The U.S. non-farm payroll came higher than expected in terms of job growth: 227K vs an expected growth of 170K (The ADP estimated a gain of 246K jobs) during January; conversely, wage growth was only 2.5% in annual terms – a disappointing figure compared to the wage growth recorded last month. Unemployment rate edged up to 4.8%. This recent report suggest there is still some more slack in the labor market, which means the Fed is less likely to raise rates anytime soon.
The U6 unemployment measurement, a broader measure of unemployment, picked up last month to 9.4%. In terms of revisions, there was a total downward revision of 39K for December and November combined.
In January, the rate of U.S. unemployment was 0.1 percent points below the rate recorded in January 2015.
The number of unemployed persons (7.635 million) rose by 106K in January compared to the previous month. And the civilian labor force also increased by 76K. So there was a gain in number of people participating in the labor force and in the number of unemployed. In the end, the participation rate edged up to 62.9%.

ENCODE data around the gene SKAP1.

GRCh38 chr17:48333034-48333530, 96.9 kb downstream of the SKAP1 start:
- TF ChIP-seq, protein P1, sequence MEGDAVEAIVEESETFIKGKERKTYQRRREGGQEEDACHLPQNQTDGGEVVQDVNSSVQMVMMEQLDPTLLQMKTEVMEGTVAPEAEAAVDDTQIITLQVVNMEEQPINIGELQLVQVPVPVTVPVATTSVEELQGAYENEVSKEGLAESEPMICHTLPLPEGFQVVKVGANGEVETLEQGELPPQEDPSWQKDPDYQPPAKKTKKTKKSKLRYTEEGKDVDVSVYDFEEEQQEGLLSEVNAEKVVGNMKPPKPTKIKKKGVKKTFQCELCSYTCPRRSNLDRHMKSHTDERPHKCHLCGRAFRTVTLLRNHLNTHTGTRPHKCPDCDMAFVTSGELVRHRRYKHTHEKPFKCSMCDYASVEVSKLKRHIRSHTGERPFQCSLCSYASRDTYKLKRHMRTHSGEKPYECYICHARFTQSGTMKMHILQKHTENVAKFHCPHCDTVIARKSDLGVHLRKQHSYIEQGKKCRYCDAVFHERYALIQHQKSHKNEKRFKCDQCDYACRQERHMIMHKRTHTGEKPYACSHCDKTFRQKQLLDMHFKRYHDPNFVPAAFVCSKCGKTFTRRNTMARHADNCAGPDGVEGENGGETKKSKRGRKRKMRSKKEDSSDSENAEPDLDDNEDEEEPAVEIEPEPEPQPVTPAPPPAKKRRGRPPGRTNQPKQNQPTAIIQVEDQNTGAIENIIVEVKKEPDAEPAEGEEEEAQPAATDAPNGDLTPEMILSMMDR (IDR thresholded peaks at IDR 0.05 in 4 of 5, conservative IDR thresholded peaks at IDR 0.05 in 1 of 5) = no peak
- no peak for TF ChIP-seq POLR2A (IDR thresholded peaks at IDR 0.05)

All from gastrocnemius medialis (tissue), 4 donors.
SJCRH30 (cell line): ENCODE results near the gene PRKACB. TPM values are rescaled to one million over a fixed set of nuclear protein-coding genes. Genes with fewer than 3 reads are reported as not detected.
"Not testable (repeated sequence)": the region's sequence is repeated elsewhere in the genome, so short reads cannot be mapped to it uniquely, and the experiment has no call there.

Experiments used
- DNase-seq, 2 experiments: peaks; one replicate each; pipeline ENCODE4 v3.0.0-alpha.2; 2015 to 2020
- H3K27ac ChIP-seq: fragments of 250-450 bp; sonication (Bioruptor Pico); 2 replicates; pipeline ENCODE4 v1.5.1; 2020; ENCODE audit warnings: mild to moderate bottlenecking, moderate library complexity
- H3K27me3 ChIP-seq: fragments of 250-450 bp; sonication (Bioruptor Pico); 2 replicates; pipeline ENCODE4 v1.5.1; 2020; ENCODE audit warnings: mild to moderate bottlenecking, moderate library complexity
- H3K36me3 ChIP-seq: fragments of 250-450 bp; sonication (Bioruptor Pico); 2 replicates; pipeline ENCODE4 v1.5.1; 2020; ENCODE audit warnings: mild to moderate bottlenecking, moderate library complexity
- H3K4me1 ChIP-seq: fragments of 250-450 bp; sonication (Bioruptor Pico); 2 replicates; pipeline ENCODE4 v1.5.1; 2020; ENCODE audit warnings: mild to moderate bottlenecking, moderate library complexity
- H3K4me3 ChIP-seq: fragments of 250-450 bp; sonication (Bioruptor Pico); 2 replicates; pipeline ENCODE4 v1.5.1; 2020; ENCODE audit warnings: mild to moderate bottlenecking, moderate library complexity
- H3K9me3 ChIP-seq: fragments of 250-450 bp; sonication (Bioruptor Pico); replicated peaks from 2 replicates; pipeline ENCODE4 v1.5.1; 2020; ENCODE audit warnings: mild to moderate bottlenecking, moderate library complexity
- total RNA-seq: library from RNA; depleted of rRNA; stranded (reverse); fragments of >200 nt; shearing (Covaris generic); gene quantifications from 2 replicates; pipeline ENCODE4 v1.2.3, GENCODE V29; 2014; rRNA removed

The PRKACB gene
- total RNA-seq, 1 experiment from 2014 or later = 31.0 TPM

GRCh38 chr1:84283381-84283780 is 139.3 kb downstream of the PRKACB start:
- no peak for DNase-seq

Finally, wages rose in January compared to December – the hourly earnings reached $26 per hour — a gain of 3 cent or 0.1%, month over month –lower than expected (exp. were for 0.3% gain); wages grew at an annual rate of 2.5%, year on year.
*(it should be noted that the BLS revised its survey data and to population estimates for the Household survey, which makes a comparison between Dec 2016 and Jan 2017 skewed)
The recent jobs report suggests there is more room for growth mainly when we look at the U6 and wage growth – two indicators that are still weaker than the numbers recorded pre-2008 crisis. But is this report just a one off? If the next report shows similar results, this could reaffirm that the Fed is more likely to keep rates unchanged in the coming months.
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